Australia: Family Law Property Settlements

Last Updated: 14 June 2012

A Move Towards Compulsory Mediation

For many couples and famiies experiencing seperation and divorce, disputes can be resolved far more quickly and cost-effectively by using methods such as mediation and dispute resolution.

The family law system in Australia not only recognises that fact, but actively supports families in achieving a solution before the intervention of the Court. Compulsory family dispute resolution is already a requirement before commencing proceedings in respect of parenting in the Family Courts and this year, we will see the introduction of a program that will help couples and families to resolve their property disputes through mediation as well.

Resolving property disputes through mediation

'The Family Law Settlement Service' will commence in August 2012 and will hopefully see families resolving disputes concerning property more quickly and at a more affordable cost.

As a joint initiative of the Law Society of NSW, Family Court of Australia, Federal Magistrates Court of Australia and the NSW Bar Association, the Service provides eligible parties with access to lawyers who have family law mediation experience and can help the parties to reach property settlement out of Court.

As President of the Law Society, Justin Dowd commented:-

'Using Alternative Dispute Resolution methods, such as mediation, is a good way to solve family-related legal issues. This initiative will help facilitate better outcomes for families, by minimising conflict, preserving relationships and keeping costs down for them through mediation'.

Courts will identify disputes suitable for mediation and invite the parties involved to partake in the program. If the parties agree to undertake mediation they will be required to sign a consent form with Orders made referring them to the Law Society of NSW. The Law Society of NSW and the NSW Bar Association will then provide experienced family law mediators from their existing panels of legal practitioners to assist the parties in reaching an harmonious property settlement.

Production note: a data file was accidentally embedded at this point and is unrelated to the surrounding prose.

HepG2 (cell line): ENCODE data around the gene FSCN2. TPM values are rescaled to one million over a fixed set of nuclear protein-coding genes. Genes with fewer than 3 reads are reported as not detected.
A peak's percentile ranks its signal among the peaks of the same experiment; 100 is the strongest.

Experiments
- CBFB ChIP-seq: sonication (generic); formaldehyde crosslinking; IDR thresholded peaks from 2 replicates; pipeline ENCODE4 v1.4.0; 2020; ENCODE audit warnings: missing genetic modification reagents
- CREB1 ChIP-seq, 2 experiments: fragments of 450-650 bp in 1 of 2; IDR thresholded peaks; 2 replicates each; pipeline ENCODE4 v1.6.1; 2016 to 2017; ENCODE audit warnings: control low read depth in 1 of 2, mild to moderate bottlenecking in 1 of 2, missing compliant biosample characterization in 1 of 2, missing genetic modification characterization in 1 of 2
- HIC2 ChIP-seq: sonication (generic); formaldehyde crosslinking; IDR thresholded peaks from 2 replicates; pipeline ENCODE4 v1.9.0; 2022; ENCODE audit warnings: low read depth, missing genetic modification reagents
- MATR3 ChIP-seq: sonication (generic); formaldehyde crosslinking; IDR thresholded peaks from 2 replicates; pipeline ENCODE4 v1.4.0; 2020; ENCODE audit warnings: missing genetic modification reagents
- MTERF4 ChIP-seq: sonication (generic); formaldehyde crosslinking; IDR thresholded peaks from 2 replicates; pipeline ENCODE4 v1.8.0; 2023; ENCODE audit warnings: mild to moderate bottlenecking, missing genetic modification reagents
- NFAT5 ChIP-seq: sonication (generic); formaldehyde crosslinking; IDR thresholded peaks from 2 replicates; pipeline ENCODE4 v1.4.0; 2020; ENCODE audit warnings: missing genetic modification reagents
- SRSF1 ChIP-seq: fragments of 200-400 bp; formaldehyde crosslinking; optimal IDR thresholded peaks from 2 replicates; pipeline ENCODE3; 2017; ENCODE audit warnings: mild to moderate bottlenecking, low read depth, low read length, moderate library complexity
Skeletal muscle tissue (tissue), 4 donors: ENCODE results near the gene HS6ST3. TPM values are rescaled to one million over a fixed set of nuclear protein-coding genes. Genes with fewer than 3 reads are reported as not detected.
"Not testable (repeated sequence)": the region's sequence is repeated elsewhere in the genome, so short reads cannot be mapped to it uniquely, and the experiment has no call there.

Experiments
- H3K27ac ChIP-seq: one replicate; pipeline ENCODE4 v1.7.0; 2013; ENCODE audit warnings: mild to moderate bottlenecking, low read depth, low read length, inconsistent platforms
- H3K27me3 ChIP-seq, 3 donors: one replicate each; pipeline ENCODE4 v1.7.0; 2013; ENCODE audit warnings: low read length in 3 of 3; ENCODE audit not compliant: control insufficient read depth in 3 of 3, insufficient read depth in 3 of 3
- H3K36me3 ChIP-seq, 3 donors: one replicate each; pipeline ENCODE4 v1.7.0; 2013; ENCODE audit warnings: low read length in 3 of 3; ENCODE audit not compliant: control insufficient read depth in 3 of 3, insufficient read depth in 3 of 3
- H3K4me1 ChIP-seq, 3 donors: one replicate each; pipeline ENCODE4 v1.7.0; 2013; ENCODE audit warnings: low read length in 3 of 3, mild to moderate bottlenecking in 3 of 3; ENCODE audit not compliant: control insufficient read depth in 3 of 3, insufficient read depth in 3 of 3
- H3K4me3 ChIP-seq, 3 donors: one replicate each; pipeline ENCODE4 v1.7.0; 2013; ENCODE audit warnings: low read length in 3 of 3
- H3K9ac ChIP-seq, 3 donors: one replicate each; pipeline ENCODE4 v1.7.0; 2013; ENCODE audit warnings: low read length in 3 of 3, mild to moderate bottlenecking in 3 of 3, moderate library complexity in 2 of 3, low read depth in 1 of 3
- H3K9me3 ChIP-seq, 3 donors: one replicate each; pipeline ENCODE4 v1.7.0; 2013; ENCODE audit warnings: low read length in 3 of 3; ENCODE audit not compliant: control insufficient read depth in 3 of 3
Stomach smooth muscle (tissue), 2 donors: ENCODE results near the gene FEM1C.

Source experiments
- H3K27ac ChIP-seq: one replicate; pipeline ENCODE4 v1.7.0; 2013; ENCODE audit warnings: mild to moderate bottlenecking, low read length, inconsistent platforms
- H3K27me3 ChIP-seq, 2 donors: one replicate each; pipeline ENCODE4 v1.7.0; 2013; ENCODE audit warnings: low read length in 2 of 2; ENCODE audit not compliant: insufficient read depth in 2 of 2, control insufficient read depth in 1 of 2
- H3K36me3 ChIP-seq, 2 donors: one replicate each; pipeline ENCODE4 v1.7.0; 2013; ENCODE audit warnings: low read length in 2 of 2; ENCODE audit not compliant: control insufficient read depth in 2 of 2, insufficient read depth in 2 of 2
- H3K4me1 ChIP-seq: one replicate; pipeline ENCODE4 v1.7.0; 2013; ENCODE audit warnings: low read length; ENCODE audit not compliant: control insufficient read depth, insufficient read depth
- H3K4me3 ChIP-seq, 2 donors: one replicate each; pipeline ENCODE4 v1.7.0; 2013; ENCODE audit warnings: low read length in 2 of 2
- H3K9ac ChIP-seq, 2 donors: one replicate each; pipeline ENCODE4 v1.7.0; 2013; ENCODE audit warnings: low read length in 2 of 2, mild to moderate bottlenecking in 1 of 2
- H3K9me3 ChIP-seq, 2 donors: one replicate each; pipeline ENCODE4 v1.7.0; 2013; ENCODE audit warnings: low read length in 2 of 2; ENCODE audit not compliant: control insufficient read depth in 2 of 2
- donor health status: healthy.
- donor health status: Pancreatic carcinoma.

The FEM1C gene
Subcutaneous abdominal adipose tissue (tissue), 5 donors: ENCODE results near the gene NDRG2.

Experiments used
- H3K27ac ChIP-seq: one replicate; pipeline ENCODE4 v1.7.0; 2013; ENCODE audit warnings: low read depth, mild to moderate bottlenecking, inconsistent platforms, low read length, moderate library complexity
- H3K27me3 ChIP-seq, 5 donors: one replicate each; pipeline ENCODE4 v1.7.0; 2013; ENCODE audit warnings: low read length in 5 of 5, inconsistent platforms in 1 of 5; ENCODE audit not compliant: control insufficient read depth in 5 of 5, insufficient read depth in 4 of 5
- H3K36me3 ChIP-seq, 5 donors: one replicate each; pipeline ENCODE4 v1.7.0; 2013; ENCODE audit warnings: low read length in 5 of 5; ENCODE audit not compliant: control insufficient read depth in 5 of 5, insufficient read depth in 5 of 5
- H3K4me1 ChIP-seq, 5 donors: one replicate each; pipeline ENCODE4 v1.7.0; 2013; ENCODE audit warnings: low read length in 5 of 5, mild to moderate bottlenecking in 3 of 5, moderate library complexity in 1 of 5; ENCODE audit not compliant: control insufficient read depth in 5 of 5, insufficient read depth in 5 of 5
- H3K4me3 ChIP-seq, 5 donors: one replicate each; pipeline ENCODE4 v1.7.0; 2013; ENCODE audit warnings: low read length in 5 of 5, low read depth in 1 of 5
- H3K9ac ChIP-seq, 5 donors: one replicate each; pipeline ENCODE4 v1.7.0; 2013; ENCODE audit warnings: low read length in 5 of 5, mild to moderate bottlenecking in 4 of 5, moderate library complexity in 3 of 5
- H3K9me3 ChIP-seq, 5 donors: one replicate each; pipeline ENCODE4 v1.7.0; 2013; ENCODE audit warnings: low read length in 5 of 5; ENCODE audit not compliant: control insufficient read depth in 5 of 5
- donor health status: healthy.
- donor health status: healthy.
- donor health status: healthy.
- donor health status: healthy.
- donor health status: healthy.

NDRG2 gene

'The courts want to explore all avenues of possible resolution, particularly without the emotional strain and costs associated with having a fully defended trial', said Family Court Justice Garry Watts.

Cases involving children's issues and parenting orders

Compulsory family dispute resolution is a requirement before commencing parenting proceedings in the Family Courts.

The Family Law Act 1975 (Cth) requires a person who intends to seek an order in relation to a child to obtain a certificate from a registered family dispute resolution practitioner before filing any such application with the Court. That is, parties are required to at least attempt to resolve their dispute concerning the children with the help of an experienced practitioner, before involving the Court.

The certificate issued by the registered family dispute resolution practitioner should confirm one of the following:

  1. That the parties attended family dispute resolution with the practitioner and all attendees made a genuine effort to resolve the issue or issues in dispute.
  2. That the party or parties attended family dispute resolution with the practitioner but did not make a genuine effort to resolve the issue or issues in dispute;
  3. That the party or parties did not attend family dispute resolution with the practitioner and the other party or parties to the proceedings but that person's failure to do so was due to the refusal, or the failure, of the other party or parties to the proceedings to attend.